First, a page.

Genesis 50:20 is a favorite children’s Bible memory verse, but how many know the story behind this verse?
“As for you, you meant evil against me; but God meant it for good, to bring about that many people should be kept alive, as they are today.”
The world ‘Genesis’ means ‘beginnings’. In Genesis, Moses writes about 3 beginnings; the beginning of the world, the beginning of sin and the beginning of God’s special nation.
In latter part of Genesis, the book centers around one family with 12 brothers. The brothers hate the favoritism played by their father, Jacob, towards their little brother Joseph. The brothers sell their brother Joseph into slavery to some traders and Joseph winds up a slave in Egypt.
Little by little Joseph impresses the Egyptians with his God-given wisdom and knowledge and eventually by interpreting a dream of the Pharaoh (Egypt’s king), Joseph is raised to second in command in all of Egypt.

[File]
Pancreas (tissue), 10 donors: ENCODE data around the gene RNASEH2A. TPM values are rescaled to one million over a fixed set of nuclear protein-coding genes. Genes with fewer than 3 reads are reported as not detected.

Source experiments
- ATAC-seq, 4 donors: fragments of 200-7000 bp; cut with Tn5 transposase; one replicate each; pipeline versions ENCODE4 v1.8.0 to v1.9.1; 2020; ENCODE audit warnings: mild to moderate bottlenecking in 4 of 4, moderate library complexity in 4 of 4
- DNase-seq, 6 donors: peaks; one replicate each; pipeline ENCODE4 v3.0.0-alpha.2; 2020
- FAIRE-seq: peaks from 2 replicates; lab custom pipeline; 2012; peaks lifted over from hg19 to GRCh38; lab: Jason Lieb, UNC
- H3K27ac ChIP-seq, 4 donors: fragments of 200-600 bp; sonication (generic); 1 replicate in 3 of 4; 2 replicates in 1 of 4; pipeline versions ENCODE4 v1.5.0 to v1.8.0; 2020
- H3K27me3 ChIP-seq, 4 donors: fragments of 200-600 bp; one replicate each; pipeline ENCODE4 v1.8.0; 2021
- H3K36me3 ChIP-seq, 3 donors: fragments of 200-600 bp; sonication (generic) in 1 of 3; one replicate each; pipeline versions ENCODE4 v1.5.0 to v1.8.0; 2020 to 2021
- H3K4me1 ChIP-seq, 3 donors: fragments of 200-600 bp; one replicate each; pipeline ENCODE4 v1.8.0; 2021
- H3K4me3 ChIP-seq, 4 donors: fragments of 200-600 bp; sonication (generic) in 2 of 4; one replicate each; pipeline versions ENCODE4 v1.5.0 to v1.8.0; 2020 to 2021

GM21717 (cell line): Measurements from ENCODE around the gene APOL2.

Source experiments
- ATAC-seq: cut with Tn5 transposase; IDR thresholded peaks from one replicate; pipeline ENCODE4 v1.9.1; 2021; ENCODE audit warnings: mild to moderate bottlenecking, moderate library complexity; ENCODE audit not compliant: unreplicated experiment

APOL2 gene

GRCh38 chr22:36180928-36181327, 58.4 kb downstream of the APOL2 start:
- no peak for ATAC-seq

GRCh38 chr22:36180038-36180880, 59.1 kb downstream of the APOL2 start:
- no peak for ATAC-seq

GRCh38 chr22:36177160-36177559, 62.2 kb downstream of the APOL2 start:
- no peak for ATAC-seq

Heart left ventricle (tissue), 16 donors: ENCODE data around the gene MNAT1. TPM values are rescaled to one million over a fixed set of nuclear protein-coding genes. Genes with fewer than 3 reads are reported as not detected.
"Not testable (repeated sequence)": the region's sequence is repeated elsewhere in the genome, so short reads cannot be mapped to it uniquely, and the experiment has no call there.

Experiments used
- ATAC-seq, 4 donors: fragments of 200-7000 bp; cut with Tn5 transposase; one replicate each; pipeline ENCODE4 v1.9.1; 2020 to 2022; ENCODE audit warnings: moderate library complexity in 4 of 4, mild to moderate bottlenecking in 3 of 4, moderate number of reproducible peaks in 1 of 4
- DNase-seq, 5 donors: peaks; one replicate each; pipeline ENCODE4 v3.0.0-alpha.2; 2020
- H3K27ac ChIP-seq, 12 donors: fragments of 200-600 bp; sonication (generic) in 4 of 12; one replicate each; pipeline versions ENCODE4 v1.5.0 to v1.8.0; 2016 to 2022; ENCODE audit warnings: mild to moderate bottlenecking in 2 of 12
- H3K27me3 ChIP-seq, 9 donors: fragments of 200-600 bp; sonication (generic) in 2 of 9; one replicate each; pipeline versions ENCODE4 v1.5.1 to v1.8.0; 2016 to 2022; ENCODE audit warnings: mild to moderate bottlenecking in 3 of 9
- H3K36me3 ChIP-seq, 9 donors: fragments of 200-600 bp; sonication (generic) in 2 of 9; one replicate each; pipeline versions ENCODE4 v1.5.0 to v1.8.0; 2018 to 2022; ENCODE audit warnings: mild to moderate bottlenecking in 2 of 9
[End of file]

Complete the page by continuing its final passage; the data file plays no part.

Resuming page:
A famine comes into the land that Joseph’s father and brothers are living in and Joseph’s brothers are forced to go south to Egypt to beg for food. They don’t know that their brother Joseph is second in command, they think Joseph is dead.
Eventually Joseph reveals himself to his brothers and they are so afraid that he will have them put to death.
Into this situation Joseph spoke these famous words in Genesis 50:20. Even though his brothers meant evil by selling Joseph into slavery, God used it for good to keep God’s special chosen people from starving. God can use even use evil to carry out His plan.
We can encourage our children that no matter what happens in their lives, God can take that evil and use it help them grow and become the people that God intended them to be. Remind them that God doesn’t cause evil, but He can use it when it happens.
Now you know the story behind Genesis 50:20.
If you like what you read, check out our children’s book, Hooked on the Book, on this website. It provides the Big Story behind all 66 books in the Bible including colorful illustrations, rhymes and a surprise on every page.